You have proved that our problems are not all intractable. You have proved that we can galvanize the energies of the American people and that we can, in fact, bring the deficit down—it's not a permanent feature of American life; we can, in fact, grow the economy on a sustained basis; we can, in fact, improve the education and the educational opportunities of our children; we can, in fact, lower the crime rate; and in fact, if people will help us enough in communities across the country, we can even help to change some of the very difficult cultural patterns that had begun to develop in our country over the last several years. You all did that.
Very often, I get the credit for the work you do, and then when something goes haywire, if I make a mistake, you have to try to figure out how to clean it up. [Laughter] And I appreciate that. [Laughter] And I'm sure I'll give you other opportunities in the year ahead. [Laughter]
I just want you to know, all of you, from the Cabinet to the staff, to the appointees, to all the others who are here, you should be very proud of this. This race was won because of the record we made and because of the plans we have and because we have established in the minds of the American people that it's more than talk with us, that we work at it hard every day. All of us, we work hard. And in the end that's what sustained us: a vision, a strategy, hard work, and success. And we have a lot more work to do. But when our work is done and when there is 8 years of sustained, disciplined effort, we will have gone a long way toward preparing our country for this new century.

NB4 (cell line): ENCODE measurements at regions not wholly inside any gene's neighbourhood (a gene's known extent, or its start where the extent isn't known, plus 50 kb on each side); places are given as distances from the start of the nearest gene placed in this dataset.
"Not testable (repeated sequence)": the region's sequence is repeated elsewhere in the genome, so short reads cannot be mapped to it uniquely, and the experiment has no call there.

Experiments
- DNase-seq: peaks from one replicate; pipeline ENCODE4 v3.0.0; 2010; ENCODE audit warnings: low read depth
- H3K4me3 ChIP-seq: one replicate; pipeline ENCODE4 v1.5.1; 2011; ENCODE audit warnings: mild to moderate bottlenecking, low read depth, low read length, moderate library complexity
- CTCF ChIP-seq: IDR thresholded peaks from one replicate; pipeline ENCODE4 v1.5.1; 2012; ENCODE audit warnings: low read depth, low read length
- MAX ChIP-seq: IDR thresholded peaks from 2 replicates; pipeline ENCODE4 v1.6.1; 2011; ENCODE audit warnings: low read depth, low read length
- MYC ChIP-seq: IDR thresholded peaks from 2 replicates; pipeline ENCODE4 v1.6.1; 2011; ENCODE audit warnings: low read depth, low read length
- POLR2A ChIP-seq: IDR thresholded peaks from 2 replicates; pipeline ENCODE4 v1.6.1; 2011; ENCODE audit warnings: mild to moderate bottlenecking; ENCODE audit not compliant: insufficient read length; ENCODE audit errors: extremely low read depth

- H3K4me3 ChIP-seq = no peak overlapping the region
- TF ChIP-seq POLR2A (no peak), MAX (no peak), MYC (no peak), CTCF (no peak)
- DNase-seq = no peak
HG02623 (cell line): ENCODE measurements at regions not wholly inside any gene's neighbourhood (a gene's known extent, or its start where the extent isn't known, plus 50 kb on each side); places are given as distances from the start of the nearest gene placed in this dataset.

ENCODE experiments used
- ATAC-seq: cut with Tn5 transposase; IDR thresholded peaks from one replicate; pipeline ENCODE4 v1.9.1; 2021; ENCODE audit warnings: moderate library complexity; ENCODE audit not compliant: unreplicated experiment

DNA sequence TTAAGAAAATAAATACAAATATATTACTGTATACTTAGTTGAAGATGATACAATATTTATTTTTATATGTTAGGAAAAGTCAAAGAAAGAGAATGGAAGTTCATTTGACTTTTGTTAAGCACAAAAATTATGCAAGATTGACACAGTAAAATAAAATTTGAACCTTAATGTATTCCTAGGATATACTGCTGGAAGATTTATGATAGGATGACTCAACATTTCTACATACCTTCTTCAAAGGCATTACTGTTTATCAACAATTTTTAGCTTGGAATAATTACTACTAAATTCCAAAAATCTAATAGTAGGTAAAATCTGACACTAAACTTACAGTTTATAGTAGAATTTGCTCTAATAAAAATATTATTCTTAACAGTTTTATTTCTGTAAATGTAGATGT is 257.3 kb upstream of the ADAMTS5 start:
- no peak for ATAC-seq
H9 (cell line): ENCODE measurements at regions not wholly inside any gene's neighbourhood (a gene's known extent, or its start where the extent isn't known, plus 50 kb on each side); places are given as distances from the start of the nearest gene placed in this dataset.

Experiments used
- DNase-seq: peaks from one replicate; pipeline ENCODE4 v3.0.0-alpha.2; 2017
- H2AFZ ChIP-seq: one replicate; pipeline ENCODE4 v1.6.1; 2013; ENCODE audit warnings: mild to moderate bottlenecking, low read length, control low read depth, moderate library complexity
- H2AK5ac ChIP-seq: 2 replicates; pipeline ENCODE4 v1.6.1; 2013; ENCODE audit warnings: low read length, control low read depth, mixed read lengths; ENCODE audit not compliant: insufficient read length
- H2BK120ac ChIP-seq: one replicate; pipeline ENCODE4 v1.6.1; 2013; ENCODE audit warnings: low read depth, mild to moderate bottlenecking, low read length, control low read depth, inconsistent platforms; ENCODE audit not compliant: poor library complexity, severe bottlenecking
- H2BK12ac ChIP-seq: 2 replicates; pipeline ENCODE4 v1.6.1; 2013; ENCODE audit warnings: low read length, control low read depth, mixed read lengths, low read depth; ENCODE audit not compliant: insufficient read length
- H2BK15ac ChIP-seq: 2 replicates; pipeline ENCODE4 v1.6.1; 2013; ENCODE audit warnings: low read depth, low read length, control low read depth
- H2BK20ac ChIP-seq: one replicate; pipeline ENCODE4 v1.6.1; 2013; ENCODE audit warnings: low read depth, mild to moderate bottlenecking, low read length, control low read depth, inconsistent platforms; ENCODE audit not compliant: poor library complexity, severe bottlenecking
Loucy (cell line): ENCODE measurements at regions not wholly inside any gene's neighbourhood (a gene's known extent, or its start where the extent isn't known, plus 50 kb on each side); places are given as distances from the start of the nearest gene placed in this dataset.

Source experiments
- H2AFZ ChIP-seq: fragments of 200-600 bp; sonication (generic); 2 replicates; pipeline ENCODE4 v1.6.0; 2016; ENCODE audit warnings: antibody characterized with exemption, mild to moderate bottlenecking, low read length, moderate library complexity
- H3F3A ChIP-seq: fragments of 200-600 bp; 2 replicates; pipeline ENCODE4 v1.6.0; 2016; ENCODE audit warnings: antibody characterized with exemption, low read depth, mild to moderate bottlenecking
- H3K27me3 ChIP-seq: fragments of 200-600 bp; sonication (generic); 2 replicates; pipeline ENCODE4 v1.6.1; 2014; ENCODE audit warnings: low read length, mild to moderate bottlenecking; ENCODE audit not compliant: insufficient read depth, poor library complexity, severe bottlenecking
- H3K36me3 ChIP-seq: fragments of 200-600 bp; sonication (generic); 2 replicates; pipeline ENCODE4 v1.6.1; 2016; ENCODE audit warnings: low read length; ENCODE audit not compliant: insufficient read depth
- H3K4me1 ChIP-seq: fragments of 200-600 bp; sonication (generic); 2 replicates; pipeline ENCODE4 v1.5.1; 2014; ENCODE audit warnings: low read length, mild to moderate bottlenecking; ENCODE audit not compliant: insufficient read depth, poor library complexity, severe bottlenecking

I can't even imagine what the world is going to be like, but I try to imagine it all the time, 20 or 30 or 40 years from now. And we are lucky enough to just be here at a moment in history when it is our profound obligation to move the American people closer to what they believe by opening up new opportunities for people to live out their dreams, and when we have the opportunity to prove that we can actually reduce our problems. We have to keep working on that.
We've got a lot to do. I talked a little about it last night. But I begin this new tenure with high opportunity and with renewed energy and with profound gratitude to the American people and to all of you. Two years ago, not many people thought we would be here. But I believed if we just kept doing the right things, kept trying to do them in the right way, and kept working hard and refused to be distracted by the things which dominate too much of our public life today, in the end the American people would render the right judgment.
I am profoundly grateful for what they did last night and very, very grateful to all of you for making it possible.
Thank you, and God bless you.
NOTE: The President spoke at 4:25 p.m. on the South Lawn at the White House. In his remarks, he referred to Donald L. Fowler, national chairman, and Senator Christopher J. Dodd, general chairman, Democratic National Committee.
William J. Clinton, Remarks at a White House Victory Celebration Online by Gerhard Peters and John T. Woolley, The American Presidency Project https://www.presidency.ucsb.edu/node/221997